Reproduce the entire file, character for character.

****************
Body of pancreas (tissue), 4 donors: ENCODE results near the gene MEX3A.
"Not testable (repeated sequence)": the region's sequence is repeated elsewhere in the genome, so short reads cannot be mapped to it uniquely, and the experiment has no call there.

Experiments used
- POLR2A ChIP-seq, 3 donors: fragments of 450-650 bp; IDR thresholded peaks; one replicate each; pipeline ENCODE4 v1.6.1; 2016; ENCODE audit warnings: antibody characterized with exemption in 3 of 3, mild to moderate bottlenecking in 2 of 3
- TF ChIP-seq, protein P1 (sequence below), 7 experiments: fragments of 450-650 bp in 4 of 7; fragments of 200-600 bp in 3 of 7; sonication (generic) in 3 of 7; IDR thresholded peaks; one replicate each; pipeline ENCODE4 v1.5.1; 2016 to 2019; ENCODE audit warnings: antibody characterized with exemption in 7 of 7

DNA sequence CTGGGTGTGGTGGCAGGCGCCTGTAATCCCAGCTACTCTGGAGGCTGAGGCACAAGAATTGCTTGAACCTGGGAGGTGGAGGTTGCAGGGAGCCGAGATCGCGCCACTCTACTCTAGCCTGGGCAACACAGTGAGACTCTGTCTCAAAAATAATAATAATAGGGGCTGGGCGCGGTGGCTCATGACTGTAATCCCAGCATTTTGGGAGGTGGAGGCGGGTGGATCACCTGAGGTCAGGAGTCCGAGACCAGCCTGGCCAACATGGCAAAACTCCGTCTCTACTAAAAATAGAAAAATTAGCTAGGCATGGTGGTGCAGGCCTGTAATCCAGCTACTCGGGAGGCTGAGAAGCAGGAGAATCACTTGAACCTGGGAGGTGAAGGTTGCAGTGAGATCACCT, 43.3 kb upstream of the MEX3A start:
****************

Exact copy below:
Body of pancreas (tissue), 4 donors: ENCODE results near the gene MEX3A.
"Not testable (repeated sequence)": the region's sequence is repeated elsewhere in the genome, so short reads cannot be mapped to it uniquely, and the experiment has no call there.

Experiments used
- POLR2A ChIP-seq, 3 donors: fragments of 450-650 bp; IDR thresholded peaks; one replicate each; pipeline ENCODE4 v1.6.1; 2016; ENCODE audit warnings: antibody characterized with exemption in 3 of 3, mild to moderate bottlenecking in 2 of 3
- TF ChIP-seq, protein P1 (sequence below), 7 experiments: fragments of 450-650 bp in 4 of 7; fragments of 200-600 bp in 3 of 7; sonication (generic) in 3 of 7; IDR thresholded peaks; one replicate each; pipeline ENCODE4 v1.5.1; 2016 to 2019; ENCODE audit warnings: antibody characterized with exemption in 7 of 7

DNA sequence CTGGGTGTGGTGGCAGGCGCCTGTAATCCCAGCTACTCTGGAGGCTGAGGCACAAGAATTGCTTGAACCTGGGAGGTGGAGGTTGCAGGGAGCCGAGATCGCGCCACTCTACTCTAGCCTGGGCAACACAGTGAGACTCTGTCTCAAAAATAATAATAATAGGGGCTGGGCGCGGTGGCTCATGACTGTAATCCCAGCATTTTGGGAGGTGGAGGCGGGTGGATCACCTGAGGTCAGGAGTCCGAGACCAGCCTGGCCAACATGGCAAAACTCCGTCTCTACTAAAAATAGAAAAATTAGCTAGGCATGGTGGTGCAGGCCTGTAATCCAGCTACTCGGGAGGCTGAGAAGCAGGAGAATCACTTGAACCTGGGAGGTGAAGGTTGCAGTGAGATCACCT, 43.3 kb upstream of the MEX3A start: